Ed Miliband has provided a decisive break with the New Labour era by championing his "new generation" in his first leader's speech to the party conference in Manchester.
The new leader of the opposition broke away from Tony Blair and Gordon Brown's legacy by stating his opposition to the war on Iraq, opposing New Labour's attitude to civil liberties abuses and calling on the party to "be honest" about having lost touch with voters.
"We have to show we understand the problems people face today," he told delegates.
"This will require strong leadership. It won't always be easy. You might not always like what I have to say. But you've elected me leader and lead I will."
His speech was welcomed by senior party figures. Shadow environment secretary Hilary Benn called it "magnificent", shadow Europe minister praised Mr Miliband's "evident humanity" while Labour MP Stephen Pound called it "absolutely extraordinary".
Coalition government figures turned on Labour's new leader, however. Conservative chairman Sayeeda Warsi called Mr Miliband "a man without a plan" and Liberal Democrat president Simon Hughes dismissed the attempt to move on from New Labour.
"One speech can't wash away his record as a key part of the New Labour government that trampled on our civil liberties and left our economy in ruins," he commented.
Mr Miliband avoided giving a clear signal that he intends to take Labour away from the centre-left of British politics, saying to those who call him 'Red Ed': "Come off it."
"Let's start to have a grown up debate in this country about who we are and where we want to go and what kind of country we want to build," he added, to huge applause from party members.
He repeatedly referred to a "new generation" of politicians as he looked to lead his party away from the New Labour mindset.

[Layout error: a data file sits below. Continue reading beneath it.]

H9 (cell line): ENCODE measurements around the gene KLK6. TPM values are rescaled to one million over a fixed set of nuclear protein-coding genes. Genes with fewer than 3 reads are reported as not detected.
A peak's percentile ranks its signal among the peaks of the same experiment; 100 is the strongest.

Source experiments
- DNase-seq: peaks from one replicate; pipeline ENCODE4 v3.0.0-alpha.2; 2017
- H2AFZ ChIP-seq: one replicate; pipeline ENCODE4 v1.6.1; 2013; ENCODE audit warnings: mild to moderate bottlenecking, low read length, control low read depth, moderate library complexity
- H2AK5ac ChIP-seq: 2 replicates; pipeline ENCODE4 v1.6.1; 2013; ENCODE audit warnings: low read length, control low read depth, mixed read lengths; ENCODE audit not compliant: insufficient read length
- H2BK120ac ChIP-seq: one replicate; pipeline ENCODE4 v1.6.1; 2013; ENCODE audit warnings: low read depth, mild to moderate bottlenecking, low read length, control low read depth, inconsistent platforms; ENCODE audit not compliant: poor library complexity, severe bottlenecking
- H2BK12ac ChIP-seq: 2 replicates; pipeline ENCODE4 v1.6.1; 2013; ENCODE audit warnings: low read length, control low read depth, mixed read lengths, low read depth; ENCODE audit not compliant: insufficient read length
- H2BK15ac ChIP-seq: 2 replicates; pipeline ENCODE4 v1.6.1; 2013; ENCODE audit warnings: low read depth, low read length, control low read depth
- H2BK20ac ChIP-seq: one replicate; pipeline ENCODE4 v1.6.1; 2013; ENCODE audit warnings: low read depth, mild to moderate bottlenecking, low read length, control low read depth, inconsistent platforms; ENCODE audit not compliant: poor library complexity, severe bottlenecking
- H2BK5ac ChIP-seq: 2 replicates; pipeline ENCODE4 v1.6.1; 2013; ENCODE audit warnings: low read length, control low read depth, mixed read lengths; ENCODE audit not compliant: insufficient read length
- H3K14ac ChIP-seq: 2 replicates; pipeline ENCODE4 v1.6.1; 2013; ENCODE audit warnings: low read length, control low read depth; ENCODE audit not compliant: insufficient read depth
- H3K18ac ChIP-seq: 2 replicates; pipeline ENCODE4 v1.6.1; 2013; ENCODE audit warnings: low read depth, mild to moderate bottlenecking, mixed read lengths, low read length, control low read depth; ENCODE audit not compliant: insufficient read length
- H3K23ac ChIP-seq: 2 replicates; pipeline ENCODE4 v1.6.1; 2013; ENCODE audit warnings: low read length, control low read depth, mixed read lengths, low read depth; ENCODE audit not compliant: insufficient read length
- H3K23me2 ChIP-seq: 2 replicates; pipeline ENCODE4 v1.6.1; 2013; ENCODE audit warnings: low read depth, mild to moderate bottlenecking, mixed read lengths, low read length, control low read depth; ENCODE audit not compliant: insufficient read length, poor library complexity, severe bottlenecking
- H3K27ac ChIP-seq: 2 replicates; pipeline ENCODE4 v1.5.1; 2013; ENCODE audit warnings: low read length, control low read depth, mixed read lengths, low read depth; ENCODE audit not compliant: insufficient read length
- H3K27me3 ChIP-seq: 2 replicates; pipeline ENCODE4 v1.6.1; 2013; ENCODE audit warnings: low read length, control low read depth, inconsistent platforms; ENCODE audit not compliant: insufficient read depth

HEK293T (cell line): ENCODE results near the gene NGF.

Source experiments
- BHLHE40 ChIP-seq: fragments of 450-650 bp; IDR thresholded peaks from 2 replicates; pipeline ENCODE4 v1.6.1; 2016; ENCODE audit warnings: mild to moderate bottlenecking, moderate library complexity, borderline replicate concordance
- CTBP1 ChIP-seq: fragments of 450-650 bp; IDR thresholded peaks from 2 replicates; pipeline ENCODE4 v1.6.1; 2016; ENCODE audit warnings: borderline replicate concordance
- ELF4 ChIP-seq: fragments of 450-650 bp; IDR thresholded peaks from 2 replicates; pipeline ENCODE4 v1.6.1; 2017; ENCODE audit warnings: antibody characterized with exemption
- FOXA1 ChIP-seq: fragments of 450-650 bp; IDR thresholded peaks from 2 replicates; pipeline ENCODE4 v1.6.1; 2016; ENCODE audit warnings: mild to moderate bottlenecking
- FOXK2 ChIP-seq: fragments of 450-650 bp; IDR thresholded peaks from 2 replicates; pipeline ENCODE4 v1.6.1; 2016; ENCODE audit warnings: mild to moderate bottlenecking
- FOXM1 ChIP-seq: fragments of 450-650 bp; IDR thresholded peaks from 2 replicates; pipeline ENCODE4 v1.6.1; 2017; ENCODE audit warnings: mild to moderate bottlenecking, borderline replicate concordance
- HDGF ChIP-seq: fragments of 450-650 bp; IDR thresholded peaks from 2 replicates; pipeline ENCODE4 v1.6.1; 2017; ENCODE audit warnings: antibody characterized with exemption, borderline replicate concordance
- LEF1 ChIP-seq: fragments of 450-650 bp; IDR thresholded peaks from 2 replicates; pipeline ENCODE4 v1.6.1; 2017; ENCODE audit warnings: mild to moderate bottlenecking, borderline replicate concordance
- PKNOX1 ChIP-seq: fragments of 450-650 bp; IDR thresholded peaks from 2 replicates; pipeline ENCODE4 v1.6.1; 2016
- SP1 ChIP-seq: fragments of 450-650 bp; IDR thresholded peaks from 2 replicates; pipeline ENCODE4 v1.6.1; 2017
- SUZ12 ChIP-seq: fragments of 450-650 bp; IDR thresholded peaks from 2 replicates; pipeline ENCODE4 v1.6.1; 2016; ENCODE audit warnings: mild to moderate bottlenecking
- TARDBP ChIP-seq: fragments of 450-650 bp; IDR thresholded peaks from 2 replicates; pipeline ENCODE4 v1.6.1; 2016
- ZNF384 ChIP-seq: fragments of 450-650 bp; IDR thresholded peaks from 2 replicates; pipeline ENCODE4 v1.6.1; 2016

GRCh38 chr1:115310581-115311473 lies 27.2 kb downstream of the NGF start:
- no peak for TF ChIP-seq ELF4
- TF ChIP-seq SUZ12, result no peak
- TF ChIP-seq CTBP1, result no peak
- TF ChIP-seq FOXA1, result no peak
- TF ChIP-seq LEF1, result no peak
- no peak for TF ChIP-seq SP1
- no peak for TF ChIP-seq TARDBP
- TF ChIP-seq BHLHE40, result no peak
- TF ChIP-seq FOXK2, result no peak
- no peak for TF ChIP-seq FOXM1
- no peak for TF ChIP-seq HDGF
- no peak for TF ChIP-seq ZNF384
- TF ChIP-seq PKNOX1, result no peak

"The new generation of Labour is different. Different attitudes, different ideas, different ways of doing politics," he said.
By praising New Labour's original strength as being the ability to change and "challenging the conventional wisdom" he eased his own task of shifting Labour's paradigms once again.
"We began as restless and radical. Remember the spirit of 1997, but by the end of our time in office we had lost our way," he continued.
Mr Miliband broke free from his party's record in government on Iraq, telling members whose government participated in the 2003 invasion: "I do believe that we were wrong. Wrong to take Britain to war and we need to be honest about that."
Labour delegates interrupted him by clapping enthusiastically. David Miliband did not join in the applause, however.
Mr Miliband continued: "Wrong because that war was not a last resort, because we did not build sufficient alliances and because we undermined the United Nations. America has drawn a line under Iraq and so must we."
Footage from ITV News showed David Miliband turning to the party's deputy leader, Harriet Harman, and confronting her about her support for the U-turn.
"Why are you clapping? You voted for it," David Miliband is seen to ask Ms Harman.
She replies: "I'm clapping because he's leader and I'm supporting him."
He did not lurch to the left on other issues, instead confronting the trade unions whose support proved decisive in allowing him to win the Labour leadership over his elder brother.
"We need to win the public to our cause and what we must avoid at all costs is alienating them and adding to the book of historic union failures," he urged.
"That is why I have no truck, and you should have no truck, with overblown rhetoric about waves of irresponsible strikes. The public won't support them. I won't support them. And you shouldn't support them either."
Mr Miliband also suggested he was prepared to avoid confronting the coalition government on other issues. His comments on welfare, on seeking a "genuine plan" to cut spending, and against the government as a "vested interest" went against the New Labour grain.
He concluded by positioning himself as being an optimistic alternative to the "miserable, pessimistic" prime minister.
"There is a defining difference between us and David Cameron.. and that is optimism," he concluded.
"Let the message go out, a new generation has taken charge of Labour. Optimistic about our country. Optimistic about our world. Optimistic about the power of politics.
"We are the optimists and together we will change Britain."